The heroic struggle of the airport authority employees against privatisation of Mumbai and Delhi airports in blatant violation of the commitment in the NCMP that profit making public sector undertakings would not be privatised received wider support of the public sector employees. Several potentially viable public sector undertakings were earmarked for closure while disinvestments in public sector could be stopped temporarily only after the determined struggle of the employees Neyveli Lignite Corporation and NALCO. Foreign direct investments in telecom, banking, retail trade and construction sector have opened floodgates for the control of crucial sector of Indian economy by foreign capital. 


The failure to bring bills for agricultural and unorganised sector workers resulted in deterioration in the condition of the vast strata of the informal sector workers while the working and living conditions of working women failed to show any improvement. 


The non-implementation of the labour laws in EPZ and SEZ have created islands of absence of TU rights and decent living conditions. The right to strike came under heavy attack while pensions of the central and state government employees were sought to be determined by the vagaries of the speculative stock market. The phenomenon of bonded labour and child labour continue to bring shame to the Indian nation.




Under these circumstances, the clarion call given by the National Convention convened by the Sponsoring Committee for a countrywide strike on December 14, 2006 was well received by the working class of all affiliations. The strike call did not include any economic demand of the workers but all issues were directed against the economic policies pursued by the UPA government.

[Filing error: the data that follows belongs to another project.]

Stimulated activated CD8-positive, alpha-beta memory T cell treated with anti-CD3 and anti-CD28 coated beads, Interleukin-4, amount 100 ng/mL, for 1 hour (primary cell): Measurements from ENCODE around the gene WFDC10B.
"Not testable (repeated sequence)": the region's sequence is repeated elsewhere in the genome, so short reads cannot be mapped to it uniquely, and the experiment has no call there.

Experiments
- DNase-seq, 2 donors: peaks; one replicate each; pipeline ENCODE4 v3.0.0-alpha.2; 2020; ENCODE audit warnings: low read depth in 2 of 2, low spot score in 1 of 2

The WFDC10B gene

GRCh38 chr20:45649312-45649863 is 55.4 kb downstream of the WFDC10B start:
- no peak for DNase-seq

As per decision of the convention of July 25, 2006 state level conventions were held in most of the states to popularise the demands raised by the national convention. These conventions were well attended and helped in building state level unity to strengthen the preparations of strike. Participation of several local unions outside the framework of Sponsoring Committee reflected the growing urge for unity among the working class.


The convention of state and central government employees held in Delhi on July 26, 2006 cemented the unity of 30 lakh central government employees and 70 lakh state government employees to support the strike call. Several rallies organised by the state and central government employees at the regional level as well as in Delhi have popularised the strike call among the government employees.